Neural networks certainly present more interesting progression paths for games than just the linear “same but prettier” road we’ve been on for a while.
One of the big issues we have with the current generation of consoles, and their successors, is that there is not quite a whole lot of room left for them to go in the future. Yes, they can be more powerful, but that will deliver just the same thing as before, but prettier—and because of mass market cost considerations, as well as diminishing returns, not even that much prettier compared to what we have now either.
So where do consoles go from here? Nintendo will very clearly continue to do their own thing. They are the one company that have allowed themselves lateral room for movement with consoles rather than only linear progression. But what about the PS5 and the Xbox Scarlett? Where do those go?
Speaking to GamingBolt in an exclusive interview, Cradle Games technical director Marc-André Jutras spoke about his aspirations for what he wants those consoles to do—which is to, hopefully, support neural networks.
”What I would like to see in the future, and it will be a bit hard, is neural networks,” he said, before adding that for now, we are not there from a mass market perspective.
“But,” he added, “I think it’s something that comes to video games. Let’s say in Assassin’s Creed, the games learn you keep doing specific quests or things, and adapt some of themselves to how you play. I think that’s something we start seeing. Because it’s really easy to get bored in big world games. It’s easy to say “Oh I saw the same thing over and over”, there’s a diminishing returns to the fun factor of games. So if the game can learn when you are about to get bored, and generate something for you at that moment, I think that could be awesome.”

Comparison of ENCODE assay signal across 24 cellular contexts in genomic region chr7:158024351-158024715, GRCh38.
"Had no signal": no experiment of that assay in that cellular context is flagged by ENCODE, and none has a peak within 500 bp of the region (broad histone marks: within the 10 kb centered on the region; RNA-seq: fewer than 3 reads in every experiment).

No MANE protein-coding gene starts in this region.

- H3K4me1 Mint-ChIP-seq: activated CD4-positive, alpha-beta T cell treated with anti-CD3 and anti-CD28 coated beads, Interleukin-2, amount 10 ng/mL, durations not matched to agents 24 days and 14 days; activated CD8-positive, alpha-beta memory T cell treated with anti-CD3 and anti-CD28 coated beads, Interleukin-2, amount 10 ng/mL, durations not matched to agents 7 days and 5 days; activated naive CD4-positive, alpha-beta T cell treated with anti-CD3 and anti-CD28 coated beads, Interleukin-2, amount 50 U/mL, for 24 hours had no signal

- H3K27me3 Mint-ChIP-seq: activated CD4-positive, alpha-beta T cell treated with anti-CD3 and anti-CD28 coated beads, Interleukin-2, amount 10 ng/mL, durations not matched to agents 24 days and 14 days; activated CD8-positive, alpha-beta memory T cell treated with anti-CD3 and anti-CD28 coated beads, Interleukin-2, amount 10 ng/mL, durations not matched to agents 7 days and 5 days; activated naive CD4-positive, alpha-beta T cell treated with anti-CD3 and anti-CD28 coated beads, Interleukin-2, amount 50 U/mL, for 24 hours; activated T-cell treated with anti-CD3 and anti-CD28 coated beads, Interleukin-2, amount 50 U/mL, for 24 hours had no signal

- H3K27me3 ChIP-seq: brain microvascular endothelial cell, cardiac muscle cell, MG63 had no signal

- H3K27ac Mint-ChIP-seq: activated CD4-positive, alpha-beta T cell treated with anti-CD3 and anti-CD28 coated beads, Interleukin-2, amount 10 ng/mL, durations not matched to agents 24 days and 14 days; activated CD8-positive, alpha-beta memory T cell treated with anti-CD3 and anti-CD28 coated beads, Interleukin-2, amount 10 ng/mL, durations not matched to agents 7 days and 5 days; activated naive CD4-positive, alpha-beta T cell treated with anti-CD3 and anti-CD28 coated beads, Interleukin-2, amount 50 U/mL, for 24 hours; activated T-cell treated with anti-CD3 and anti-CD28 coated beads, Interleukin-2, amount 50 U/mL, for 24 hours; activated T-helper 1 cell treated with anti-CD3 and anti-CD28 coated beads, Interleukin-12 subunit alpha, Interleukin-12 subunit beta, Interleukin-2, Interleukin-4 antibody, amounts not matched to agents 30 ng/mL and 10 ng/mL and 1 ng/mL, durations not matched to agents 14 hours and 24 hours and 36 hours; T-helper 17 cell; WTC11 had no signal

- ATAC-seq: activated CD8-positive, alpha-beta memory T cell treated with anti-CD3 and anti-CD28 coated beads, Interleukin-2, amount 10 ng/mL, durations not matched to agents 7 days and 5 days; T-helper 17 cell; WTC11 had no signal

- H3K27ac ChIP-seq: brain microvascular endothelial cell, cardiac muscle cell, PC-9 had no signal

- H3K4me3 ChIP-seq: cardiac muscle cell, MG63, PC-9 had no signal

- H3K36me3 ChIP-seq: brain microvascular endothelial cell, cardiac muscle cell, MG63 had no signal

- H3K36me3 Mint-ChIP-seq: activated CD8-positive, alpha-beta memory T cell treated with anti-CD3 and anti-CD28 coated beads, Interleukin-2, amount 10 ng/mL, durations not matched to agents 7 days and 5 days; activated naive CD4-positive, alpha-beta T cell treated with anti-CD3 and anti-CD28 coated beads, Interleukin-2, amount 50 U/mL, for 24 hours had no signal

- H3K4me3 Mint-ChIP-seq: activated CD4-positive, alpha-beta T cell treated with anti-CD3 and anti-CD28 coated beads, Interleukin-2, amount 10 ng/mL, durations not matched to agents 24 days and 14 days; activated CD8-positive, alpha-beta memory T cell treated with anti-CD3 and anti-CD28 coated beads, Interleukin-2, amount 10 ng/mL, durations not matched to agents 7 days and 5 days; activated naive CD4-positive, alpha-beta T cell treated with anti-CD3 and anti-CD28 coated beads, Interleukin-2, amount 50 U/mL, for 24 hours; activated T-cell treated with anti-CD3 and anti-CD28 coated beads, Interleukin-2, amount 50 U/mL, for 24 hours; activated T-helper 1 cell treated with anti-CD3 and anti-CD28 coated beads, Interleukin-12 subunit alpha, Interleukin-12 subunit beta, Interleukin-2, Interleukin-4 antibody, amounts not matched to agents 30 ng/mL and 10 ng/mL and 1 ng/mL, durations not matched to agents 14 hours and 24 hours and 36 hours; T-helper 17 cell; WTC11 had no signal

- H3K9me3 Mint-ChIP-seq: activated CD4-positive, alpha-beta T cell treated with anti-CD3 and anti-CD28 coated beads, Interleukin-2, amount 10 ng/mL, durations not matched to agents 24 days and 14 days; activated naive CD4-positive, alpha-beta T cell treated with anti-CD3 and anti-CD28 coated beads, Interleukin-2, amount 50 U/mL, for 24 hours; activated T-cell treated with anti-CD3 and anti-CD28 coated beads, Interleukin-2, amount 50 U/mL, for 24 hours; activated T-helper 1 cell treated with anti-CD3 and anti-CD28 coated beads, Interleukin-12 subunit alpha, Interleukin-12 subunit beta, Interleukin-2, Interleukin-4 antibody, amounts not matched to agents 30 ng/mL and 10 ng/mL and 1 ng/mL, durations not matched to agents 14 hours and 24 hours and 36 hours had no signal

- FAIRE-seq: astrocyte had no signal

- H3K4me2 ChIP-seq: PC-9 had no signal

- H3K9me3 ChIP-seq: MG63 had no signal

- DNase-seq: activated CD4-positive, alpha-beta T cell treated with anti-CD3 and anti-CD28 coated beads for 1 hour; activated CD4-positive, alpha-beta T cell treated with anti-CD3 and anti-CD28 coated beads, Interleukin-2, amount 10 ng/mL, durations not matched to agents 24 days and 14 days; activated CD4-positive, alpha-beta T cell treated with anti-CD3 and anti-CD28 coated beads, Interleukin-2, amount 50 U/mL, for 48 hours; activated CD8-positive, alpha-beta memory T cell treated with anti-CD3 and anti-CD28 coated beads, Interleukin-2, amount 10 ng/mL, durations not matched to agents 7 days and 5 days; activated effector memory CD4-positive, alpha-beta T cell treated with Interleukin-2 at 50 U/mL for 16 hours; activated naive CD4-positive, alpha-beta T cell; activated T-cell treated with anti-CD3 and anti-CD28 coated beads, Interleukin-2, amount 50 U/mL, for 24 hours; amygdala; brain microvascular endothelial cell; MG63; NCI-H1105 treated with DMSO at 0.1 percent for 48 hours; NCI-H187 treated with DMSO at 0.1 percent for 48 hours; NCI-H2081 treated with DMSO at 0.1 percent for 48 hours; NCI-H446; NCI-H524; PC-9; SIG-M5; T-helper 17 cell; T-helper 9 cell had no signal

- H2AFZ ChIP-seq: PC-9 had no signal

When specifically asked if he feels like the next generation of consoles may be able to pull off something like this, he sounded hopeful about it, noting that the CPU constraints that prevent this in current generation machines will hopefully no longer apply next gen.
“Yeah, right now the current generation doesn’t have the CPU power to run neural networks properly,” he said, “but I think the next generation will have enough power to let developers take one or two threads at the side and let them run some neural networks at the side. I think it’s something that we will start seeing slowly happen in games.”
Neural networks are an interesting idea, at least, and I think that they would allow for more meaningful improvements to games over just the same thing, but better looking, which is what this generation of games has largely been so far.
If you are interested in more of Marc-André Jutras’ thoughts on next generation systems, make sure to check out his statement on why the next generation won’t be discless, or why streaming won’t be the main form of gaming next generation.